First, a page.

other with Tubs I think the wheels were Mavic but again not sure A few of the Actonia riders would go to Ghent in Belgium every year and try their luck at racing against the continentals One of them Johnny Willis would always bring back if ordered and paid for up front sets of chrome wheel spokes Quite a few of us had them and when the wheels were built they really did look good but unfortunately didn t make you go any faster Ten gears was the maximum you could have back then and I remember studying the back page of W F Sandy Holdsworth s little book Bike Riders Aids which had a chart of all the gear ratios and how far one pedal stroke would take you My 5 speed block went 13 15 17 20 24 and many an hour was spent discussing the pros and cons of various configurations Of course the individual sprockets could be removed and changed depending on the type of terrain you were due to race over By the way the Holdsworth s book came out annually see copy right and was like a bible to all us lads in West London it had all the latest cycling stuff in it It didn t matter how good your bike was you could always find something else that you wanted in it I wore Fausto Coppi racing shoes with cleats put on by Doc and I think that s about it Memories The photo as already mentioned was taken by Bryan Gwyther who was a member of the Actonia CC Not only was Bryan our club photographer but would attend as many races as he could cycling to all of them just to take his beloved photos Bryan had a speech impediment but it never stopped him talking and we did get a fair bit of fun teasing him He always saw the funny side of things and had a very infectious laugh Not only was Bryan a keen and good photographer he also had a photographic memory I mentioned at the beginning that I was in the print trade Many years later I was working at the Radio Times in Park Royal It was just before Christmas and they were taking some casual staff on and Bryan was one of them He must have been there a couple of days when I heard his voice I went over to say hello and he recognised me straight away We had a little chat but his voice was much worse than before and it was hard to understand what he was saying The next day he came and found me and took me to the canteen where he showed me hundreds of photos he had taken over the years and took great delight in pointing out the ones that I was in Bryan stayed at the Radio Times for quite a few months but as he was a casual he had eventually to leave I heard sometime later from a mutual friend that Bryan was dead He was on his bike and had been run over and killed by a lorry I wondered then if Bryan s speech problem was really a hearing problem that had worsened over the years Maybe he didn t hear the lorry Another of Bryan s photographs below The 1962 Actonia Junior road team Johnny Rich Ted Langley Tony Bobbett Jim House The photo at the top of the page was taken on the club s time trial course on the Amersham Road It was always a very early start as we had to be finished and off the road by 8 00am We used the course for 10 and 25 mile time trials A few more thoughts I had to pack up racing cycling due to a bad injury on my left knee in 1965 After a few years of playing guitar in different bands I went back to fishing which I had neglected for some time It came as a surprise to see one of my cycling heroes from the old days Alf Engers was now a top angler you can t keep some people down When I was doing my apprenticeship at Chambons I became friends with another racing cyclist who worked in the office His name was Colin Spearman and he rode for the Archer Road Club Colin was a very fine rider both on track and road and in the summer would go to the continent for two weeks to compete in road races Colin did a lot of his training on the track at Paddington Rec and was fit as a fiddle and built like a beanpole I lost touch with him when I moved jobs only to find him again when I got computerised and joined up with the fledgling Friends Re United We spoke on the phone quite often and exchanged e mails almost daily Once we went to a cycling film and talk show which was held annually at the Riverside studios in Hammersmith and hosted by a man named Charlie Woods who incidentally wrote a book about cycling called BIKIE Well worth a read if you haven t already read it Colin still looked young and fit as ever and still cycled everywhere so it came as a great shock when his daughter rang one day to say that Colin had had an enormous heart attack and nothing could be done to save him In 1962 I wrote the following for our works magazine I would like to congratulate Colin Spearman on winning the West London Cycling Championship for 1962 This is the second time he has won the award the first being 1958 at the age of 17 To win this championship he recorded the fastest time over distances of 25 50 and 100 miles plus the 12 hour time trial To win this championship is no easy task as there are 40 cycling clubs all with top class riders The 12 hour race entails riding around a circuit for 12 hours each rider being sent off at minute intervals The mileage is recorded at the end of their 12 hour stint Colin had an aggregate speed of over 22mph his times are as follows 25 miles in 1h 1m 18s 50 miles in 2h 7m 10s 100 miles in 4h 30m 50s 12 hours completed covering 235 miles Colin who works in our office at the age of 22 has not only made a name for himself in England but also in Holland where he races in the summer Another two names of very good cyclists come to mind I d competed against them on many occasions and they just seemed to win everything They raced for different clubs and their names were Keith Mernickle and Lindsey O Brien Actonia Club Runs We would meet every Sunday at 7 00am outside Acton Town Tube Station if you hadn t arrived by 7 30am they would leave without you There was a pecking order in the formation and behaviour of the club run The more senior members would take up the front positions with the younger and newer members towards the rear We would set off at a leisurely pace and because of the absence of cars in the early 60 s it was quite possible to ride most of the time two abreast The first stop would be at a Halfway House All our club runs irrespective of direction or destination would stop at a Halfway House somewhere along the way Halfway Houses were cafes greasy spoons that would open their doors early on Sundays to accommodate the cycling fraternity and of course any other passing travellers After our break it was back on the bikes and onwards to our chosen venue After cycling a few miles there would be a noticeable speeding up of the group which culminated with one or two of the Senior Racing Team members going off the front and making a break for our eventual destination Anyone capable jumped onto a wheel and from then on in it was heads down and race like mad to wherever we were headed This weekly ritual had the nickname of smash and thrash and what a learning curve it was for us juniors If you managed to stay with the leading bunch you d be expected to do your bit and if you went off the back so be it They took no prisoners and you soon learnt your racing skills The older members were only too happy to see us go they could then get on with their leisurely club run It didn t really matter if you arrived first or last everybody knew where to meet up and once we were rested and all accounted for we would repeat the process on the ride back home As we were based in West London many of the club trips were to the South Coast Brighton Bognor Littlehampton Eastbourne etc One of the nicer points of our club runs was that any trip to the South Coast involved going over the North and South Downs a couple of times I was not a natural hill climber I preferred less undulating roads so I never came to fully appreciate the joys of hauling my carcass up some of Southern England s most beautiful one in fours such as Bury or Reigate Hills to name but two One memory that I will always have was the camaraderie shown by other cycling clubs as they passed by in the opposite direction There was always a wave or a shout of Good morning or where re you off to Everyone was so friendly in those days I expect it was the kindred spirits thing I m now in my mid sixties and one thing I still find unbelievable and I expect this has happened to many an ex cyclist is when I go out and about in my car to somewhere on the South Coast I find it hard to believe that I used to think nothing of cycling there and back and probably did it quicker than it takes now by car Baz Wells I never knew or met Baz Wells he was a member of the Actonia C C a few years before I joined and to all accounts a very keen and promising racing cyclist The Milk Race the old Tour of Britain was at the time organised by local cycle shop owner Chas Messenger Marshals were needed for the race and Baz was one of the volunteers Sadly he was knocked down and killed by one of the race s following vehicles Every year the Actonia C C held the Baz Wells Memorial Road Race which was always well attended Actonia Socials One thing all the members looked forward to apart from the racing and time trials was the annual dinner and dance Once you had got to know everybody they became your extended family and always went out of their way to encourage us newer lads The dinner and dance was no exception as this was the night all the cups medals and prizes were given out and nobody was left out It was difficult if not nigh on impossible to come away without some award or other The younger and newer members always received something to mark their progress however vacuously the award was entitled things along the lines of Best Newcomer or Best up and coming or even Best time for a 15 year old It was highly likely that failing everything else I might have won the Youngest and newest member who rode an H E Green racing bike and lived in Hammersmith award although I expect the engraver might have had something to say about that Training Training Compared with today s strict scientific dietary and training regimes the methods used by racing cyclists back in the early 60 s and before were positively Neanderthal Our training in the summer months consisted of the Sunday club run if you weren t competing elsewhere and the Tuesday and Thursday evening training runs For the two evening runs we would all meet outside the Kew Bridge café at 7 00pm and leave about 7 30 As far as I know these were completely unorganised affairs anybody from any club was welcome the more the merrier Bagshot On Tuesdays we would head out west on the London Road through Hounslow past London Airport as Heathrow was then called and on to Staines Once over Staines Bridge things would start in earnest with riders jockeying for position as we approached Egham Hill Once over the hill it was a more or less straight road passing Virginia Water Sunning Dale and Sunning Hill and on to Bagshot which was the half way mark The rules if you could call them rules were simple it was first past the post there were no prizes to be had it was all for glory Once the bunch had reached Bagshot it turned around and raced back to the Kew Bridge café it was a 45mile round trip and the first man back was deemed the winner The total journey time was about 2 hours and we went in all weathers so it was a pretty hectic workout Richmond Park The Thursday night training run was either to Richmond Park or Box Hill For those who don t know Richmond Park is an enormous Royal park which is completely surrounded by a high wall Its original use was as a hunting ground for the Royal Kings going back to the 1630 s and to this day still contains large herds of Red and Fallow deer Inside its walls the park is circumnavigated by a road which we estimated to be about seven miles per circuit the aim of the training run was to complete three circuits in road race conditions It doesn t sound too difficult but just one circuit was enough for some Richmond Park has the highest point in the London area and this was echoed in the very punishing course with plenty of hills some short and steep others long and gruelling as well as some very fast stretches As with the Tuesday runs there were no rules we would all set off from the Kew Bridge Café at a leisurely pace and complete the five mile journey to the Richmond gate entrance of the park once inside things began to speed up as the bunch transformed itself into a Pelaton with serious racing in mind One thing that springs to mind and still makes me smile is that cars and motorbikes were also allowed to use the road it wasn t just for cyclists In those days the speed limit in the park was 15mph and being a Royal park it was quite heavily policed We were constantly being reported to the police by irate and law abiding motorists who d reported us for passing them at speeds in excess of 15mph Quite often a squad car would pull us up on the side of the road and give us a lecture about observing the speed limit We all pleaded ignorant as we had no way of knowing what speed we were going the Police seemed to work on the basis of that if you overtook a car you were going too fast but nothing ever came of it Apart from that Richmond Park was and still is an excellent venue for preparing you for the road racing season the vagaries of the undulating circuit will certainly sort out the men from the boys Box Hill Box Hill is in Surrey and part of the North Downs it is also very steep I ve heard quite a few different reasons why it is named Box Hill one was that years ago it was covered in Box Trees another was of some local ritual to do with Boxing Day who knows We never went there too often on our training runs as you had to ride about twenty miles just to get there but once there you knew you were going to suffer it was a hill climbers dream The journey from Kew Bridge would be very orderly more like a casual club run and it stayed that way for some miles We d pass Chessington Zoo go through Leatherhead and head for Dorking Once on the A24 the Dorking road the pace would lift a bit as the climbers got to the front At the village of Mickleham sign we would swing left go through the tiny village and on to the end of the lane A quick left turn followed by a right found you on the approach road to Box Hill A quick look up would confirm that you d arrived and the pain was due to start As daft as it sounds I found the flat approach road the hardest bit of the climb it was quite a long road and although it looked flat it was in fact a very subtle gradient which seemed to go on for ever I got the feeling that any strength I had left was being sapped away but was probably more to do with the fear of things to come After this you hit the climb proper a fairly narrow and uneven road up a one in four gradient with four or five hairpin bends which in themselves had to be one in three s Box Hill was also a popular venue for motor bikers who liked to test their machines out on the Zig Zag as the climb was known because of its hairpin bends It could be quite daunting struggling around a hairpin bend on the wrong side of the road only to find a great big hairy Biker coming towards you at a great rate of knots Once at the top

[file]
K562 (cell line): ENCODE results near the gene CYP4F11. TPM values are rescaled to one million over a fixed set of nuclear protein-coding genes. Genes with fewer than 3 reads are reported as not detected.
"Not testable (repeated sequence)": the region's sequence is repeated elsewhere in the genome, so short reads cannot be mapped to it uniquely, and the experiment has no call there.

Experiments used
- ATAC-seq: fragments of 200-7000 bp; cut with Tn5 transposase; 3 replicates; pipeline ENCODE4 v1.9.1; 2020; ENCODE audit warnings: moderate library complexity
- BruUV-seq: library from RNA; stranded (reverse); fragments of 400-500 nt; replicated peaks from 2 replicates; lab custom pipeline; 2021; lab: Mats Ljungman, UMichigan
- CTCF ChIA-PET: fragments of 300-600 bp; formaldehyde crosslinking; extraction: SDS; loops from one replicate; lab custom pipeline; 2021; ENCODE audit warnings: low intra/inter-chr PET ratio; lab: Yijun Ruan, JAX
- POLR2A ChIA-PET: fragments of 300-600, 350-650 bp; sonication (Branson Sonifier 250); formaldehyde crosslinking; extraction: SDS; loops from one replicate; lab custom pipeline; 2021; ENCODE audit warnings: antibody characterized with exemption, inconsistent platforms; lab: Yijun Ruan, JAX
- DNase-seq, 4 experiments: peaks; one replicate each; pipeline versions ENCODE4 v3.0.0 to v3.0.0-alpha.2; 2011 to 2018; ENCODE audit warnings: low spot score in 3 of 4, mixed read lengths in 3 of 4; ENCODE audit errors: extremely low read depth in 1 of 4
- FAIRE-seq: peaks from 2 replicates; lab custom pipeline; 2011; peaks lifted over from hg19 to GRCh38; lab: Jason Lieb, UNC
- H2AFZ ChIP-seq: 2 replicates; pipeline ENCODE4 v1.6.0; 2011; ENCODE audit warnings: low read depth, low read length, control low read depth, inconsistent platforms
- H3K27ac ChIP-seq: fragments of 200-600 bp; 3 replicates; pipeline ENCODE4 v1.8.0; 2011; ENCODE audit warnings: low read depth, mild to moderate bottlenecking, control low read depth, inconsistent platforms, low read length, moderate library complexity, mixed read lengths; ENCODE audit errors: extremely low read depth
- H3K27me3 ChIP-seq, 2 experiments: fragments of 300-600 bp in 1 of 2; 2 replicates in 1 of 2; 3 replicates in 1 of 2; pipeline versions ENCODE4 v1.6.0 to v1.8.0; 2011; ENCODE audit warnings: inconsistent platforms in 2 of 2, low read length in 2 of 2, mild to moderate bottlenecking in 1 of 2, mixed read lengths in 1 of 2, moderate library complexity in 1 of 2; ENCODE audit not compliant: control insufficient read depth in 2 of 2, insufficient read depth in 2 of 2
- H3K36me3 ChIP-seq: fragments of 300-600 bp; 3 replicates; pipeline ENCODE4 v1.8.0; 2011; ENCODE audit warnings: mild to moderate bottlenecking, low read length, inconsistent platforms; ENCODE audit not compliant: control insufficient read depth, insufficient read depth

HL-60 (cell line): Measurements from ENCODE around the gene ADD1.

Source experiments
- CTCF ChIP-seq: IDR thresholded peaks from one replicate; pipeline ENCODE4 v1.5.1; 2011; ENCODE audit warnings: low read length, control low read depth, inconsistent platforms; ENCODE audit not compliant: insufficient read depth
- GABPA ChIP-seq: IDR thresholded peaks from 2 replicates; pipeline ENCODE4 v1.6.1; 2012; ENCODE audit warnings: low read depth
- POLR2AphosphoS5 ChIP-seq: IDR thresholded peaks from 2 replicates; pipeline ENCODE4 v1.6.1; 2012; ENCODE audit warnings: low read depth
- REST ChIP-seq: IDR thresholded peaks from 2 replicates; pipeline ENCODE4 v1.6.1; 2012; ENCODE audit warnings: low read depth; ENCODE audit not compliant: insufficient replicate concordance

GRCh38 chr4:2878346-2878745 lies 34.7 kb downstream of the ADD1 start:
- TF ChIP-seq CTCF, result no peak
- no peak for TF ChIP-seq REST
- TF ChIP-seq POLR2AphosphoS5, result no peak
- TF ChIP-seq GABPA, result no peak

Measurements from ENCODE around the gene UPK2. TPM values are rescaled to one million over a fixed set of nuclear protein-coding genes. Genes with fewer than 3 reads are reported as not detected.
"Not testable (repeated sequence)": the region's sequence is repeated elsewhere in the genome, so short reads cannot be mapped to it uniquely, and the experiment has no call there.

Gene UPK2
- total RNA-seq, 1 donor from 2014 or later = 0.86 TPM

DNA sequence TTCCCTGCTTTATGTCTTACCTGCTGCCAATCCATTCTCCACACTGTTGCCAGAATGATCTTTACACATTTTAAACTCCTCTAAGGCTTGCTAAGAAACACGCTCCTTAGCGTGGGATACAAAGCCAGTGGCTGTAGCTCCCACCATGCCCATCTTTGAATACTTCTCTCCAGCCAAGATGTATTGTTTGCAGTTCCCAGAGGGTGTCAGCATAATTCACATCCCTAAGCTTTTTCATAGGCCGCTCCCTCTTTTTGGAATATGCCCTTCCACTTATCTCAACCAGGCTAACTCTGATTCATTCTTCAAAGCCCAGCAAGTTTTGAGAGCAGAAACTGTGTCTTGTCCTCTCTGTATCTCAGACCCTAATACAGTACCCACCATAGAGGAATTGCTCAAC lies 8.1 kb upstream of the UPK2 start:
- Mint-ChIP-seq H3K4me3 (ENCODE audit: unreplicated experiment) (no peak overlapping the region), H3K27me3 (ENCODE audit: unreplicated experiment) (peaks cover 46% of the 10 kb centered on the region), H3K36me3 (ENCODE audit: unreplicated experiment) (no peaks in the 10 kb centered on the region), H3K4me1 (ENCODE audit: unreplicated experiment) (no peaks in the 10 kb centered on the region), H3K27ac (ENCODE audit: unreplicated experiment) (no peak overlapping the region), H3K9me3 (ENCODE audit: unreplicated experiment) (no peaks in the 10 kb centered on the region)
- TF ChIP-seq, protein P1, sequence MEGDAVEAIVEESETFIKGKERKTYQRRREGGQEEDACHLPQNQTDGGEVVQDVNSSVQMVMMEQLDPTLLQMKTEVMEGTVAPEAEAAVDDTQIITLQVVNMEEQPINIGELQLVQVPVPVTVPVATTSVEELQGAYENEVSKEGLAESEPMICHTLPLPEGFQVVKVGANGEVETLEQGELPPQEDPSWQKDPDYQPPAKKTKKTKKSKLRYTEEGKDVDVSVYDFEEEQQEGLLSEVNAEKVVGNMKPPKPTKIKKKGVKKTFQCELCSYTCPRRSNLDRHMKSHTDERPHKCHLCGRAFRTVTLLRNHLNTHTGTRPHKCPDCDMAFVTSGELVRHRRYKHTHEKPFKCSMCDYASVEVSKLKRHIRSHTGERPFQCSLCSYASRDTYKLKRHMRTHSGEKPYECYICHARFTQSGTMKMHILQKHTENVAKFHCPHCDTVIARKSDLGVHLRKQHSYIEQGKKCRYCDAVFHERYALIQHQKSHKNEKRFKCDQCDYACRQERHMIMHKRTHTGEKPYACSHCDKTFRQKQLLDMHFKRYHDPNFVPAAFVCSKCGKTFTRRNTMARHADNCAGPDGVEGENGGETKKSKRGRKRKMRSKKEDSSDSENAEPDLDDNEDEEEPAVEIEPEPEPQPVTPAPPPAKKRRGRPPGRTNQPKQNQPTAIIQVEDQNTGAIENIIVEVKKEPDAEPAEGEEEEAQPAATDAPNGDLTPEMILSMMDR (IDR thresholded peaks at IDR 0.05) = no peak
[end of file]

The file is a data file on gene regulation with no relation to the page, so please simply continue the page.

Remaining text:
Original URL path: http://www.classiclightweights.co.uk/actonia-reminiscences.html (2016-02-09)